I guess the title just about says it all. And yes, .\, not that obsolete \. thing.

For those who don't know, .\ is a shorthand way of saying "this computer"*see "footnote" in Windows at a logon screen, which comes in very handy when you don't know or care about the local computer name but need to authenticate against it anyway, such as through RDP or scripting against a set of shared local users and passwords or even locally, if you're unlucky enough to have to physically go to a machine.

Does this have an actual name, and if so, what is it? I feel kind of stupid saying the dot-slash thing, which is how I've been referring to this.

*Footnote: As pointed out by @OliverSalzburg , the . is actually the shorthand for "this machine" and the \ serves as a separator between hostname and username when using the [host]\[user] style of authentication against a Windows machine.

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    +1 I didn't know that ".\" was shorthand for "<this computer>\<user name>", thanks for the TIP! Commented Sep 21, 2012 at 13:27
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    I've always referred to it as "Local", I guess from the way that . and (Local) can be used interchangeably in SQL Server Management Studio. Incidentally, you don't even need the dot in most cases - certainly when I've connected to UNC paths on remote machines and wanted to use an account on that machine, I've just used \Username Commented Sep 21, 2012 at 13:36
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    .\ is not the shorthand. . is. The backslash is always used to delimit host from user. Commented Sep 21, 2012 at 14:04
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    @Oliver Salzburg While that is technically true, I don't imagine that a question asking what the name of the . character is would have been a constructive or useful way to spend anyone's time. Commented Sep 21, 2012 at 15:22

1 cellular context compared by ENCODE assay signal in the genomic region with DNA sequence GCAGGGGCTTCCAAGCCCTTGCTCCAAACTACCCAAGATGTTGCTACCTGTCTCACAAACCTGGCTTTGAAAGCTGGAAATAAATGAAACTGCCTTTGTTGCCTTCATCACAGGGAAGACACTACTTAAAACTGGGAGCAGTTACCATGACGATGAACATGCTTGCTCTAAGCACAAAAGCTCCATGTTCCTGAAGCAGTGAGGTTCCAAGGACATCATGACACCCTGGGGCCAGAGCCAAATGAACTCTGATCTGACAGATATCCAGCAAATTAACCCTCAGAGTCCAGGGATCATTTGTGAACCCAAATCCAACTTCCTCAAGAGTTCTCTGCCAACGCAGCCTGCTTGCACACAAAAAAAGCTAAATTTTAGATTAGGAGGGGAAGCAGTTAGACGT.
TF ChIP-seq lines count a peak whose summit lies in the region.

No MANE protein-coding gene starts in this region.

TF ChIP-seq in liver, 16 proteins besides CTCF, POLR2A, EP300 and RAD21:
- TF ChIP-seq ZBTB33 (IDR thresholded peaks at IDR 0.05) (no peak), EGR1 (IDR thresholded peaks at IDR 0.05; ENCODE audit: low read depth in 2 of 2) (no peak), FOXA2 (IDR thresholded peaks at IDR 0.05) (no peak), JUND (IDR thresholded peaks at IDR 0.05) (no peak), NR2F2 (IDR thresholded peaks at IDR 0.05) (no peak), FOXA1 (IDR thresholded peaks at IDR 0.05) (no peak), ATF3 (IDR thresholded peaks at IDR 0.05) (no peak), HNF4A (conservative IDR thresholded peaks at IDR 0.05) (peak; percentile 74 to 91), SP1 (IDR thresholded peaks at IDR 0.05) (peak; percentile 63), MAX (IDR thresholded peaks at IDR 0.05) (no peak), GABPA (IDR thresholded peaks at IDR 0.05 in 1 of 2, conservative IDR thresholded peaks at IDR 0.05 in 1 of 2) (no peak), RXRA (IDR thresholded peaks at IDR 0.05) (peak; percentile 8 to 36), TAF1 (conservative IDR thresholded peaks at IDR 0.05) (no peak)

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    Just to avoid confusion, it is known as Dot BACKslash NOT dot slash
    – user242983
    Commented Sep 18, 2014 at 10:59

2 Answers 2


No, there is no specific name for that combination for logging on. Many people have their own name for it but Microsoft never gave it a name and no pseudo standard has ever evolved. The use of ".\" was used because it was already used for file system addressing and it made sense to extend it to machine reference. The nearest it ever came to getting an official name is that "." is called "this" but that is quite unofficial.

  • Thanks much. I was starting to think so, but wanted to be sure, and you saying so is plenty of certainty for me. Commented Sep 21, 2012 at 22:09

The "." simply resolves to the local "whatever" in the PATH/URI systems. So on a file system the "." means the current directory, and in the domain field meands the current system. The "\" delimits domain from user, so .\ literally resolves to the current system with the username to follows. If you're looking for a name for the shorthand - we've always referred to it as "localhost" though that's not strictly accurate (in the URI scheme ./ would be localhost).

  • in the URI scheme ./ would be localhost <- In a URI "." would be a the end of a DNS entry, so the root zone. Not localhost.
    – Chris S
    Commented Sep 18, 2014 at 13:49

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